DETROIT -- Now that the Tigers have a new manager, they can go on with their offseason. As expected, Detroit will go on without pitcher Anibal Sanchez. Whether they go on with Victor Martinez has yet to be determined.General manager Al Avila said he told Sanchez after his start for
DETROIT -- Now that the Tigers have a new manager, they can go on with their offseason. As expected, Detroit will go on without pitcher Anibal Sanchez. Whether they go on with Victor Martinez has yet to be determined.
General manager Al Avila said he told Sanchez after his start for the Tigers on the last day of the season that the team would not exercise his $16 million option for 2018, instead paying off his $5 million buyout. That will become official once the World Series ends, making the 33-year-old right-hander a free agent after six seasons in Detroit.
It will probably be the least surprising decision the Tigers make this offseason. Sanchez went 3-7 with a 6.41 ERA with Detroit this year, continuing a downward trend in his stats since his American League-best 2.57 ERA in 2013. After opening this season in the bullpen, he spent a month at Triple-A Toledo to try to regain his form as a starting pitcher.
Sanchez enjoyed modest success down the stretch, posting a 2.74 ERA and 31 strikeouts in 23 innings over his final four starts. But even if Sanchez enjoyed a more prolonged stretch, it would not have likely changed the decision for the cost-conscious Tigers as their youth movement continues.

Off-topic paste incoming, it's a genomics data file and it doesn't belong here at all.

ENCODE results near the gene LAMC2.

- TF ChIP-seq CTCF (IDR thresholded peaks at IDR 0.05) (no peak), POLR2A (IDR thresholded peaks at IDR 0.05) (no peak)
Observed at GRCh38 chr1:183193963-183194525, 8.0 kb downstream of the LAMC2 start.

Whether the Tigers would consider re-signing Sanchez as a free agent this offseason is unclear. Any free-agent signings the Tigers make, Avila said, would most likely be bargain deals close to Spring Training.
"Free agency is going to be a little different this year than we've been accustomed to in the past," Avila said.
The situation is different with Martinez, who is under contract for next season at $18 million but coming off heart issues. The 38-year-old switch-hitter underwent a cardiac ablation procedure to address an irregular heartbeat that hospitalized him twice this season. He spent two weeks on the disabled list in June before a recurrence in August led to the procedure.
"Victor said that he's 100 percent committed to getting back in shape," Avila said. "He told me he's committed to coming back in Spring Training ready to go and having a really good, strong, productive season. That's all I can go on."
Asked if the Tigers allow for the possibility Martinez might not be medically cleared to play, Avila said, "That's a possibility. But until we get there, I really couldn't tell you anything more. From what we know, he's recovered 100 percent, and it's now about doing physical exercise to get himself back into Major League shape and then getting to Spring Training. Once we get to Spring Training, then we'll see as far as how the health can continue."
Jason Beck has covered the Tigers for MLB.com since 2002. Read Beck's Blog, follow him on Twitter @beckjason and Facebook.